Dog washers

A ‘dog washer’ is a derogatory term used by some in Afghanistan to describe Afghans who have lived and worked abroad, washing the dogs of rich foreigners.

It is not a nice term. There is though a certain elegance in the what the phrase sums up. Dogs are not clean. To be in the service of someone else, washing their proverbial dogs, is about as low as it can go.

There are nuances to this I’m sure I don’t get, so won’t try and analyse it. I first heard the term a few months ago, but it’s recently struck a new chord.

Over the last month, at office and home, we’ve had such an influx of dogs and puppies I’m wondering if we’re turning our NGO into an animal shelter. I’m also wondering what our Afghan colleagues make of it.

People do have dogs here, as guards or for fighting, but lavishing such attention on them and running round the garden being chased by a howling pack of the blighters definitely raises a few eyebrows. Actually washing them I think raises us to the level of the clinically insane, and possibly worse.

Feeding them more bread and rice than many families in Kabul will be eating is, I fear, a little more than eccentric.


11 Responses to “Dog washers”

  1. vasco pyjama Says:

    A good post, Harry.

    The proximity to struggling Kabul families makes the ethical dilemma really obvious. Distance (say, between Kabul and Australia) makes the ethical dilemma more ignore-able, but surely remains the same?

  2. agreablement Says:

    passo per caso nel tuo blog
    un saluto from Italy, ciao

  3. transitionland Says:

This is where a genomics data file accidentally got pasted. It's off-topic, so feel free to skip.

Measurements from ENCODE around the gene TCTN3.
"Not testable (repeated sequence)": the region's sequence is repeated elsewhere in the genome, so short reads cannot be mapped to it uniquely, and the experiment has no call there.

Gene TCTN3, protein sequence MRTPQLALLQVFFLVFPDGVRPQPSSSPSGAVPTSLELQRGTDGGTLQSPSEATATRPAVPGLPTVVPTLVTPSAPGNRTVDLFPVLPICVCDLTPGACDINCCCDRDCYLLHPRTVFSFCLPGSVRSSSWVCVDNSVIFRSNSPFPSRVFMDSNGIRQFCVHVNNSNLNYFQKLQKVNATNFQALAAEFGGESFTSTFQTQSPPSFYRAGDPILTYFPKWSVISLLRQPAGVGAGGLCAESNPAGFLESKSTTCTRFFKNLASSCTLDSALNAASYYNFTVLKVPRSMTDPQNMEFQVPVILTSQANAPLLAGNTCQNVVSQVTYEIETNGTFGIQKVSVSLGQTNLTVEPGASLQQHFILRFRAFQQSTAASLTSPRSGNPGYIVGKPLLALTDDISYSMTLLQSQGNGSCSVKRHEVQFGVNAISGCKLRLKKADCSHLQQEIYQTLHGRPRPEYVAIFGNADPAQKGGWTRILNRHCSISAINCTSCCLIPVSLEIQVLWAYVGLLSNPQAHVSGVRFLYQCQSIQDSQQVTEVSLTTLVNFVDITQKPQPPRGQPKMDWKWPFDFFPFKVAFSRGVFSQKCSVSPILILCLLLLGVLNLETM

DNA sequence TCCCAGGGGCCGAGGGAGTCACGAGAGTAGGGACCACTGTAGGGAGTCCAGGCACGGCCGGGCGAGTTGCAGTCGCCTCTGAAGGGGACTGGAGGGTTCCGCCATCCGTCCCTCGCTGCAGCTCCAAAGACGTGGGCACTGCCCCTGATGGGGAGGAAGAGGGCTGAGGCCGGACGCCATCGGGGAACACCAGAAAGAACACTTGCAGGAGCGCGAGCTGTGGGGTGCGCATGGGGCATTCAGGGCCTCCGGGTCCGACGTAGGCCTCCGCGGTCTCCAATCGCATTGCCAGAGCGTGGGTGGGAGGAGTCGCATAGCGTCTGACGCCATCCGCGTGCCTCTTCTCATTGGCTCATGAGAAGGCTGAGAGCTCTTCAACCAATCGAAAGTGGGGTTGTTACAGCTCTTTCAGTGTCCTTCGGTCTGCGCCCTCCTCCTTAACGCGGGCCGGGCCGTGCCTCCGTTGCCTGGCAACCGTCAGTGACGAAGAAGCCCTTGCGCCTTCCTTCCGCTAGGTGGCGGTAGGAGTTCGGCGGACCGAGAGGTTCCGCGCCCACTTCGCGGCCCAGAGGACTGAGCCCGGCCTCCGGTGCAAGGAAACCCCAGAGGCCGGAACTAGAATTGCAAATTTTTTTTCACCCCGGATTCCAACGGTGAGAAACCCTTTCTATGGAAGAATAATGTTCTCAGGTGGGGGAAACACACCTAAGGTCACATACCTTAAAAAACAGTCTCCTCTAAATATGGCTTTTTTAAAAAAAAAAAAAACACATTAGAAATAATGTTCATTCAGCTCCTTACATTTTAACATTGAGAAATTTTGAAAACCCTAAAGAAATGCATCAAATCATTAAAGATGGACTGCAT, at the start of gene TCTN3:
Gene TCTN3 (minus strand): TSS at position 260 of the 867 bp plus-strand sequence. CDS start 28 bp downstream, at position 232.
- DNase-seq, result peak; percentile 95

Hmmm, that does sound like an ethical dilemma. But maybe having canine companionship (“happiness is a warm puppy”) helps the expats at your NGO stay *more* sane and thus more productive and capable of helping?

  4. harryrud Says:

    Sane? [cackles manically, wipes tear of laughter from eye, sighs, and goes back to drinking instant coffee made with green tea.]

  5. Christian Says:

    Some of the “sagshoyas” I know return the dog-washer insult with “jangsalar.” So everybody in Afghanistan is either a dog-washer or a warlord (eyes roll).

    And then there is the large majority of people in Afghanistan who have no time or patience for the mud-slinging.

  6. homeinkabul Says:

    I told local Afghans that I took it as a compliment. There’s no shame in honest work though of course, most diaspora Afghans don’t like it.

    Husband, who is Afghan-Afghan (and has not used the term in my presence), has conveyed his frustration with the general cluelessness of many expat Afghans and their air of snobbery (which is really the root of the derogatory term): Afghans coming from the west and complaining/laughing about the living conditions of the local Afghans or coming in as know-it-alls when they spent the last 30 years ‘washing dogs’…

    Re the dogs: There generally has to be a sense of balance. Don’t starve the dogs but treating them as babies (umm, this gets on my nerves in the West too)? Hate that.

  7. reindeer Says:

    oh my days! (learnt that last night from a british teenager who i was talking out of becoming an aid worker – youth these days!) it’s a fine line between living amongst the local population and trying to become one.

  8. harryrud Says:

    Why talking someone out of become an aid worker Reindeer?

    Dogs certainly do not get treated like babies, unless you kick your baby to stop it barking at night. Balance, of course, as ever…

    Tension between hyphenated-Afghans and others not unique to Afghanistan, but do sometimes seem particularly fraught.

  9. homeinkabul Says:

    Re the tension: It’s interesting and provides lots of room for learning about another’s perspective. There’s so much emotion involved though. I am enjoying your blog from my little office drone life in the U.S. (as opposed to my office drone life in Kabul. 🙂 )

    Why talk someone out of becoming an aid worker? What about the bucket baths? The petty bureaucracy that stunts development? The tea?

    Just kidding.

  10. Darshan Patel Says:

    might take my dog to them?

  11. Ashraf Ghani’s family and the tense situation in Afghanistan | The Patrimony Says:

    […] a tradition to refer to those public figures who have returned to Afghanistan after 2001 as “dog-washers.” Atta Mohammad Noor at least didn’t say “uprising against the one who is a […]

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